In the Early 6th century, Anastasia the Patrician was born. During their life, they abandoned being a lady-in-waiting in the court of Justinian I. After it was speculated that the emperor was attempting to make advances on Anastasia, Queen Theodora grew jealous, which ultimately led to Anastasia leaving the court. Anastasia then spent 28 years dressed as a man– working as a monk in Egypt. In Alexandria, Egypt, they founded a monastery and later were dubbed a saint. They are thought to be one of the first transgender saints by many people in the LGBTQ+ community.

Anastasia the Patrician

This fact will be fun for you Hamilton fans out there. Around 1776, General George Washington of the Continental Army while fighting for the United States’ freedom, hired the openly gay Baron Friedrich Von Steuben from Prussia. Baron helped whip the Continental Army into shape from being an inexperienced group of volunteer soldiers into a fighting force tough enough to take out one of the biggest global superpowers of its time with tens of thousands of more men than the newly formed army. However, with his help both in training and in fighting, the United States was ultimately formed. George Washington also had appointed Alexander Hamilton and John Laurens as Baron’s aides during his teaching of the colonial ranks. It is likely that Alexander Hamilton and John Laurens themselves had a romantic relationship as well, making all three of these important gay founding fathers crucial to the development of the United States.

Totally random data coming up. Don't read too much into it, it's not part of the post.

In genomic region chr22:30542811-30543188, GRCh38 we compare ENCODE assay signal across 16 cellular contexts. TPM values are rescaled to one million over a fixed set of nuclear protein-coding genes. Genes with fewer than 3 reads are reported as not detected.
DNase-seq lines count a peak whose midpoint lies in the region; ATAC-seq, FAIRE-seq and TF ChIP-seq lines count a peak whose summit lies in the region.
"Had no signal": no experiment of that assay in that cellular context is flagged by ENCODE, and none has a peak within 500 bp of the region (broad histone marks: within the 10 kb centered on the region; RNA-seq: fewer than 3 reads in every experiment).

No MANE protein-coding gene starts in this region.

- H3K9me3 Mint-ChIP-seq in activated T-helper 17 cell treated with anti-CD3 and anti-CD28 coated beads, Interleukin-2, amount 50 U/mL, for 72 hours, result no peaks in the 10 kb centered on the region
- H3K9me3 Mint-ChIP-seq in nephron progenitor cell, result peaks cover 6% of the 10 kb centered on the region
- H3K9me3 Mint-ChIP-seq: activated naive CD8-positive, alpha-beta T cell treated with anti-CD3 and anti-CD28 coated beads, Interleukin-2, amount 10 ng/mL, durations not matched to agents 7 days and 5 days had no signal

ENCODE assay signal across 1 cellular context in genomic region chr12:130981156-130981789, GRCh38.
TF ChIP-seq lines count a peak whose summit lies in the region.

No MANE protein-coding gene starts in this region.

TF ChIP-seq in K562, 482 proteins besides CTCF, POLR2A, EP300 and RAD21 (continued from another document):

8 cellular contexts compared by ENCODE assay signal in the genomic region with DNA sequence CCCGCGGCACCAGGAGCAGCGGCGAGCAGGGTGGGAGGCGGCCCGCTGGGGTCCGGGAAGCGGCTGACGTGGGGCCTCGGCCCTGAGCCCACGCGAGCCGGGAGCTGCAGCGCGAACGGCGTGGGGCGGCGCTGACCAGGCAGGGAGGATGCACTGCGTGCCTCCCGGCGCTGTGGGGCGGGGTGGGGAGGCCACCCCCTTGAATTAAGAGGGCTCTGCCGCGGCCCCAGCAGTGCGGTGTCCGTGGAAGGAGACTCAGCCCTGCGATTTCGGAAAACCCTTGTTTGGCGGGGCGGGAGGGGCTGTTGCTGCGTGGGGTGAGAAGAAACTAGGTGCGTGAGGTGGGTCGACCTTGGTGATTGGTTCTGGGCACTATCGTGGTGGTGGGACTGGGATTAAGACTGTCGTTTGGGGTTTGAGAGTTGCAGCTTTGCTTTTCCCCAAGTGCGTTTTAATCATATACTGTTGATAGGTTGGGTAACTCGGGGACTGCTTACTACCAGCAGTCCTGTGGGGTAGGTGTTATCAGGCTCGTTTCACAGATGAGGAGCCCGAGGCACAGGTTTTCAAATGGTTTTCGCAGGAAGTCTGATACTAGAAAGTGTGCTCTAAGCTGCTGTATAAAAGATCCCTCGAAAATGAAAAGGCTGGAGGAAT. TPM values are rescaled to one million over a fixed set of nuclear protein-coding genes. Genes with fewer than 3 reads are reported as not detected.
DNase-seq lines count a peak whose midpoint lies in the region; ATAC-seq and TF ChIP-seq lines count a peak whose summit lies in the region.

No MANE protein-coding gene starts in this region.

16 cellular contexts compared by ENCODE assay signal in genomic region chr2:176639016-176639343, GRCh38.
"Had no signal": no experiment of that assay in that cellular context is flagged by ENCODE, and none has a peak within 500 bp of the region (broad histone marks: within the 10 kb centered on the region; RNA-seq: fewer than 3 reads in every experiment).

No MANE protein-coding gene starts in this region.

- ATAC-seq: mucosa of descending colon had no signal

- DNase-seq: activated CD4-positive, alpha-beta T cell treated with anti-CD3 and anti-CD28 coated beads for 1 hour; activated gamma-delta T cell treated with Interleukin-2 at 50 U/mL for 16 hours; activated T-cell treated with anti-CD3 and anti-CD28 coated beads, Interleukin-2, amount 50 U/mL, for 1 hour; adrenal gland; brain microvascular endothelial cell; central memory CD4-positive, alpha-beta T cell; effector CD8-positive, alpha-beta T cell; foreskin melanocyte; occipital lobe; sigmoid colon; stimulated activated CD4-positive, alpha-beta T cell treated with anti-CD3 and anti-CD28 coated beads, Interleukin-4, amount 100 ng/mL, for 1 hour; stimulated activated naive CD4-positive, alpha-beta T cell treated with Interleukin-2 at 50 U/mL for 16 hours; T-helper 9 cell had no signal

In 1959, the first-ever sex-change operation was conducted successfully.

Then in 1986, the lesbian couple Becky Smith and Annie Affleck became the first lesbian couple able to adopt.

Progressing into 2001, the first-ever gay marriage law was passed in the Netherlands, after around 1500 years of the criminalization of homosexual activity.

Also, in 2001, the Netherlands gave same-sex couples the right to adopt legally; rather than fighting court systems until they were allowed to like Becky Smith and Annie Affleck had to.

Throughout history, even with many attempts to erase it, queer lifestyles have always been present. Without it, much of history would have been altered and it wouldn’t have had such a massive impact on modern-day countries. Not only are countries affected, but many people, young and old, are affected by queer history; many people embrace it, while others dedicate their lives to studying it. One thing can be known for certain, though — we are where we are today because of queer icons from the past!